Heal we should. Even when we are trying to impeach the con man in the White House. We have to band together to bring the Truth to all. Let Truth and democracy prevail in America.
“I feel like I’ve lost faith in humanity, in our country, in myself,” a client told me recently. “Is this depression, or is this the election?”
“Good question,” I replied. The truth is, individual psychology is hugely influenced by political realities. Many of us feel insane right now because our world is not sane. Current events are very much at odds with our natural optimism, and our belief in human goodness and progress.
What made us so optimistic in the first place? Our nation was founded on idealistic, positive principles: human worth and dignity, the inevitability of progress, and the goodness of the human collective. Alex de Tocqueville in the early 19th century described Americans’ remarkable optimism with interest. As an article in the Atlantic described in 2015, Americans have maintained our unusually sunny outlook even through our darkest hours. If we have a national ideology, it could be encapsulated in Obama’s farewell address, with the assertion, “I truly believe we are going to be okay.”
From such elevated hope has come a long, hard fall. We find ourselves in a darkening political climate in which corruption, hatred, exclusion, and paranoia are prominent. Many are experiencing despair and anxiety like never before, judging by the increase in calls to suicide and crisis hotlines, and anecdotal reports from therapists. A national trauma, just like a personal one, is as disorienting as it is terrifying. It makes us question everything we thought we knew. Two questions must be answered in order to heal:
- How can we integrate this crisis into our understanding of the world?
- What do we do now?
Our anxious minds are caught in the dissonance between our belief in progress and our current political hellscape. We must understand that the belief in human progress is a myth, with historical and religious context, and it is no longer serving us. Its roots trace back to Enlightenment philosophy, whose major thinkers believed civilization would progress toward perfection if humans were free to use their reason.
Optimism is also a coping mechanism. It can buoy us from the dark waters of suffering. When harsh reality is too much to take, clinging to a better future can help us carry on.
Our American brand of Christianity has adopted this narrative as well. Many grow up hearing statements like, “People are inherently good.” “Everything happens for a reason.” “Do the right thing, and everything will work out.” “God has a plan. I can leave everything in God’s hands.”
Such statements are offered as a salve for life’s inevitable pain, but they have downsides. How many of us have wanted to punch a wall after a statement like, “He’s in a better place”? Positive thinking, when misplaced, is infuriating and unhelpful. Believing that “everything will be okay” sets us up for despair, because each new time things are not okay, we feel beaten down again. Optimism is not always healthy. It can make us complacent, fatigued, and detached from whole of our psyches.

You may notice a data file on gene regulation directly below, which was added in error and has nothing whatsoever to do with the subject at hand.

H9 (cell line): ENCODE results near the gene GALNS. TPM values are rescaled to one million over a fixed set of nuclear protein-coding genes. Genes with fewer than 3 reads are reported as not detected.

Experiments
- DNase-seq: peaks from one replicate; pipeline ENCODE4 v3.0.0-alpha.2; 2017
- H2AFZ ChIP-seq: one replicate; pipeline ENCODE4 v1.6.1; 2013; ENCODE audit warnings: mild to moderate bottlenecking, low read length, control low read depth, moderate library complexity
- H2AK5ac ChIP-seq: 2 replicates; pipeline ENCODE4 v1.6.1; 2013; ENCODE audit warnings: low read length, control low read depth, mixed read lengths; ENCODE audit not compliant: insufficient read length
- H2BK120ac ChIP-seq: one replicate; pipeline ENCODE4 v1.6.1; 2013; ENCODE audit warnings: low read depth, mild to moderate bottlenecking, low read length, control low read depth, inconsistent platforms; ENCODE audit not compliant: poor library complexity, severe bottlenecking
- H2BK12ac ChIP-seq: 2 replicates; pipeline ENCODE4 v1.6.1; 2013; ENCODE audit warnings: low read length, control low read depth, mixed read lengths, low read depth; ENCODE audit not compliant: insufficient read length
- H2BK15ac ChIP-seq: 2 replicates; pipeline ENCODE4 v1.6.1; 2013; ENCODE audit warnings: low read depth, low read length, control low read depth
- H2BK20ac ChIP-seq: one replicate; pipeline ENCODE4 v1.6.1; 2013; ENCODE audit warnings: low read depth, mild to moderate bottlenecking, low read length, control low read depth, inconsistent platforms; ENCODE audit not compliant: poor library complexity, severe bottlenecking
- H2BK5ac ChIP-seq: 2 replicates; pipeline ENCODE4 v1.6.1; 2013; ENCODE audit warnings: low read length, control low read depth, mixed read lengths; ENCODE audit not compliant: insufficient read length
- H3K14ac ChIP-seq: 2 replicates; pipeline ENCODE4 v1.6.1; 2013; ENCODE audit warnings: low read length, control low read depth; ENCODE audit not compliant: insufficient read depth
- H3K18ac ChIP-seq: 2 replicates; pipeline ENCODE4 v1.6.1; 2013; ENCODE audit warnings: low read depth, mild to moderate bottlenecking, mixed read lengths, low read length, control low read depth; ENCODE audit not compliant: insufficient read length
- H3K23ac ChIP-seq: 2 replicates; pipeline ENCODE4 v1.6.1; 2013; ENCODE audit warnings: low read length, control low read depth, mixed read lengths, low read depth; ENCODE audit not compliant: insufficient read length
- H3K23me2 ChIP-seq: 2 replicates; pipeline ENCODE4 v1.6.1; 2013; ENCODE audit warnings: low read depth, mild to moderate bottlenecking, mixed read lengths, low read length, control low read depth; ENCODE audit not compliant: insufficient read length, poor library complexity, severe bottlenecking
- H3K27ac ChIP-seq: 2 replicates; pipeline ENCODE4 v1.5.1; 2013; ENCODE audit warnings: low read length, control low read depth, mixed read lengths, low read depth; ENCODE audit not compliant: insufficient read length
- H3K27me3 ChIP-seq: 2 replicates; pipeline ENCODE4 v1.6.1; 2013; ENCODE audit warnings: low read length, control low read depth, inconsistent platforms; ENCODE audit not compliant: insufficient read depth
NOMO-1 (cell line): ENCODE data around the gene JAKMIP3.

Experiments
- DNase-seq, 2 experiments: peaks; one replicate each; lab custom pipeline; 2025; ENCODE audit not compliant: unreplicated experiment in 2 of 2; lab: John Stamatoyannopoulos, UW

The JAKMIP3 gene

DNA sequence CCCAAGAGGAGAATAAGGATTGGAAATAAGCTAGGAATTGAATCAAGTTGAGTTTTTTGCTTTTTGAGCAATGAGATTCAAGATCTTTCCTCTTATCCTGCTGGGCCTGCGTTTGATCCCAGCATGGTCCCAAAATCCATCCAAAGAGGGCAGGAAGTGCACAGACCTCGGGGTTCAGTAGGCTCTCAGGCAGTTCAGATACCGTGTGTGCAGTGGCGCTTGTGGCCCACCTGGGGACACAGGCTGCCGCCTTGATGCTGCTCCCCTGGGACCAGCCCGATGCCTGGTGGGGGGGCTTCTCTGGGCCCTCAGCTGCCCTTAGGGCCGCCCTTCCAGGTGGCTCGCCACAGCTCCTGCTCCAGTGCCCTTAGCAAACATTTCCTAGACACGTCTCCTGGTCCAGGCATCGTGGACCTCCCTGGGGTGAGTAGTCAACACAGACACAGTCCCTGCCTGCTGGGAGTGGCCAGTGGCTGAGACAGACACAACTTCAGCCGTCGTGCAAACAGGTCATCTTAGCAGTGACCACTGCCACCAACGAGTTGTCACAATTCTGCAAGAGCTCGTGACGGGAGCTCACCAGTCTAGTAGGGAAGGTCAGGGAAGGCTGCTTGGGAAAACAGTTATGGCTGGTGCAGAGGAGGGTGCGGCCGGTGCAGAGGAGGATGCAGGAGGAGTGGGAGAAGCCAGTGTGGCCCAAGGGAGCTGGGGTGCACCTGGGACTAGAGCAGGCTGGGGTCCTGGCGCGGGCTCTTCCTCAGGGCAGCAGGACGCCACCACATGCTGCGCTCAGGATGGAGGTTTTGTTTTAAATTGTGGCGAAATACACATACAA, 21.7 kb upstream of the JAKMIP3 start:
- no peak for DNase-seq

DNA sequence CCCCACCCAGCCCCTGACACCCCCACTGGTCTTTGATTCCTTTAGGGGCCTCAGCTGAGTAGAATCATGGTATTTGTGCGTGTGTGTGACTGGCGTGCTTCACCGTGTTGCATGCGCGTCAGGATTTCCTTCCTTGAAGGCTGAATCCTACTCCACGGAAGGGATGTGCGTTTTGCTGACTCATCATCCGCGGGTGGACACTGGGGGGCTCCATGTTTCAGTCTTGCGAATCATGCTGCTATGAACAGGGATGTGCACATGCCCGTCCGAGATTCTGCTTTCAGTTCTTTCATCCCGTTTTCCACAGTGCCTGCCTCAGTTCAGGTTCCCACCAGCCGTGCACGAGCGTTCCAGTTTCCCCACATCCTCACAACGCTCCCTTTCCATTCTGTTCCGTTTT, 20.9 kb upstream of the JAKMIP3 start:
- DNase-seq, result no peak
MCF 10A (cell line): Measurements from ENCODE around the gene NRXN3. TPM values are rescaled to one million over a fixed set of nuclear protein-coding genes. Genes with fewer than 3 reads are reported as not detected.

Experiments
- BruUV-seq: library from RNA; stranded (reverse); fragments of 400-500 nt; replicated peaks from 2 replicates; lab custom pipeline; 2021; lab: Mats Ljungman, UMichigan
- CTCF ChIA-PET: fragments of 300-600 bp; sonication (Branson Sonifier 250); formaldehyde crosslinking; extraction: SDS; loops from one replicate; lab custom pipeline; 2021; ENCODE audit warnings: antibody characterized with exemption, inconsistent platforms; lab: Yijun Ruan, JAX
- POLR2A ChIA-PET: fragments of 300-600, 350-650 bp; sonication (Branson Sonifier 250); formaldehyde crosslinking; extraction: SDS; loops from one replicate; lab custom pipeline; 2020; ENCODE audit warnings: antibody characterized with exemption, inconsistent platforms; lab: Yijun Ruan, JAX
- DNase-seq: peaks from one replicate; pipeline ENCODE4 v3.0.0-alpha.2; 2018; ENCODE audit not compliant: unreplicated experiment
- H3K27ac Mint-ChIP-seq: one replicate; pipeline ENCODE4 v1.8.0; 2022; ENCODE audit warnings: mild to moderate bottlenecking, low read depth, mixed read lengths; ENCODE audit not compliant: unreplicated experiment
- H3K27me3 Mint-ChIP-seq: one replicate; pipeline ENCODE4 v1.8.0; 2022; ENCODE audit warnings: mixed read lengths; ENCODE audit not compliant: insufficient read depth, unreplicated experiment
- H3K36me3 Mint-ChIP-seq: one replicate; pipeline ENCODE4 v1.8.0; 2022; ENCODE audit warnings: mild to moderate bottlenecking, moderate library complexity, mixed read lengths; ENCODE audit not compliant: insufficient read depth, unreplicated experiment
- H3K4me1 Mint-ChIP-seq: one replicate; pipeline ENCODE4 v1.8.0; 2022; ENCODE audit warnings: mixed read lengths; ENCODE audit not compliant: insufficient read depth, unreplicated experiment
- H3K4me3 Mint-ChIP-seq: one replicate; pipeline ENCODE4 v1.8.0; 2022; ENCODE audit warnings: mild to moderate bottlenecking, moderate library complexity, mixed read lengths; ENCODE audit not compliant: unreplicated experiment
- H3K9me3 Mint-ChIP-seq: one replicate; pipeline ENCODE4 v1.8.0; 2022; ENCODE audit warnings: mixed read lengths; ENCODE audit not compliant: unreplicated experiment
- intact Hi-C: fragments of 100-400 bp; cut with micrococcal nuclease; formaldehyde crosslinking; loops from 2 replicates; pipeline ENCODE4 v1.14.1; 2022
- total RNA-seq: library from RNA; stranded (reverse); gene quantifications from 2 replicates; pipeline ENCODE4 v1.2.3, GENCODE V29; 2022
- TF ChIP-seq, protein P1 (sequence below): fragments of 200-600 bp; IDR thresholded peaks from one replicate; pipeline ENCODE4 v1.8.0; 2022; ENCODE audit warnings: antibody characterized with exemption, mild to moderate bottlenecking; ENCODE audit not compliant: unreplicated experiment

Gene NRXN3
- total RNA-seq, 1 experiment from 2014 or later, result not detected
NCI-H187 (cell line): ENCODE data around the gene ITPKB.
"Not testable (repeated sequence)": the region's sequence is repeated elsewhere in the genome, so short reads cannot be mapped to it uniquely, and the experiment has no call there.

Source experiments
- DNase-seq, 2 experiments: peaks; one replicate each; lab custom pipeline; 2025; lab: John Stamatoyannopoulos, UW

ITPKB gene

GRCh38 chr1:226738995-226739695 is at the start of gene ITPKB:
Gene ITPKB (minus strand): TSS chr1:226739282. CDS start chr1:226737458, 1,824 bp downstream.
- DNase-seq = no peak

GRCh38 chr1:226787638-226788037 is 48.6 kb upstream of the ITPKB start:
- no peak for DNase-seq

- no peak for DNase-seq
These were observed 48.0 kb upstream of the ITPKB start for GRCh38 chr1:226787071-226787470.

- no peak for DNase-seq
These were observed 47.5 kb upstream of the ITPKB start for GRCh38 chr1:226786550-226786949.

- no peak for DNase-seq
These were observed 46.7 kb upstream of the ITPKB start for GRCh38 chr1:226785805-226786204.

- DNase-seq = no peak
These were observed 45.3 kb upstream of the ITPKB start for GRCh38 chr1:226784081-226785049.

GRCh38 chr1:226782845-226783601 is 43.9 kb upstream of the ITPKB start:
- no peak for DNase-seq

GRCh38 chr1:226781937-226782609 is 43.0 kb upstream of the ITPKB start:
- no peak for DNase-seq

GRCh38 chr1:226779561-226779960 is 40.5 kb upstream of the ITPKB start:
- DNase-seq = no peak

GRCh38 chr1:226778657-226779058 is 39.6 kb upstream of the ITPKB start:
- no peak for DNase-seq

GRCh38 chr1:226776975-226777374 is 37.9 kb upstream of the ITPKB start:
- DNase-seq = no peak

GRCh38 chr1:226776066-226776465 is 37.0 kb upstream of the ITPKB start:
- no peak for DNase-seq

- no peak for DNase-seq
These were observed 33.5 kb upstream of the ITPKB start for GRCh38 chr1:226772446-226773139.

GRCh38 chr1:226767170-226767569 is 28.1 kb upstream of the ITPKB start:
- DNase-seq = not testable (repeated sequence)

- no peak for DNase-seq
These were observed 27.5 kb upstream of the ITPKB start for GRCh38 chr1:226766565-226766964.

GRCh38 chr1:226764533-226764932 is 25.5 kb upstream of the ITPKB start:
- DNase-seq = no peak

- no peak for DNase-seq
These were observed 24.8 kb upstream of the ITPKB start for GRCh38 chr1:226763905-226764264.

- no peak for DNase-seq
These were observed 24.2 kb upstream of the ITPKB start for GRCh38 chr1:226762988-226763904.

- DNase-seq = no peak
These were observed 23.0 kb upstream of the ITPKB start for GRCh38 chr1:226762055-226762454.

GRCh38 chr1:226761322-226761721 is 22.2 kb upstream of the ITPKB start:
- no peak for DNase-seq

There are times when optimism is not appropriate or possible, and this is one of those times. Our President is delusional, lying, or ignorant; disastrous climate change and war with North Korea loom; marginalized people in our society are suffering. Faced with these calamities, catastrophic thinking is a rational response. History teaches us that many arcs of history did not “bend toward justice.” The 65 million people currently displaced worldwide are tragic examples. We need only speak to a Native American to understand that collapse is entirely possible.
Instead of blind faith in progress, I offer a specific, practical system useful for maintaining mental health in a paranoid, post-positive world.
STEP 1: RADICAL ACCEPTANCE AND DIALECTICAL THINKING
“The path out of hell is through misery. By refusing to accept the misery that is part of climbing out of hell, you fall back into hell.” — Marsha Linehan, founder of Dialectical Behavior Therapy.
Radical acceptance, as understood in Dialectical Behavior Therapy (DBT), distinguishes between pain and suffering. Pain cannot be avoided. Fighting against pain, however, is what drives the majority of our suffering. Painful reality can be fully (i.e. “radically”), non-judgmentally accepted. When something terrible happens, our natural reaction is to fight against it: “This should not have happened! I can’t believe it! I would do anything to go back in time.” Fighting our agony won’t change it, however. We are better served by accepting what happened, allowing it to change us, and working with what is left.
In response to our current nightmare, we can wish it were different and stay miserable, or we can accept our new world. To be clear, this does not mean condoning what happened. It simply means coming to terms with what is, and with what we cannot control.
Of course, some circumstances can be changed with the right tools. There is much we cannot change, however. We cannot change that Donald Trump was elected. We cannot change that he is (very likely) pathologically narcissistic. We cannot change that many Americans are loyal to him in spite of his hatred, or even because of it. We see more clearly the greed rampant in the GOP establishment. We do well to accept these truths so that we can move forward, rather than paralyzing ourselves with shock and outrage.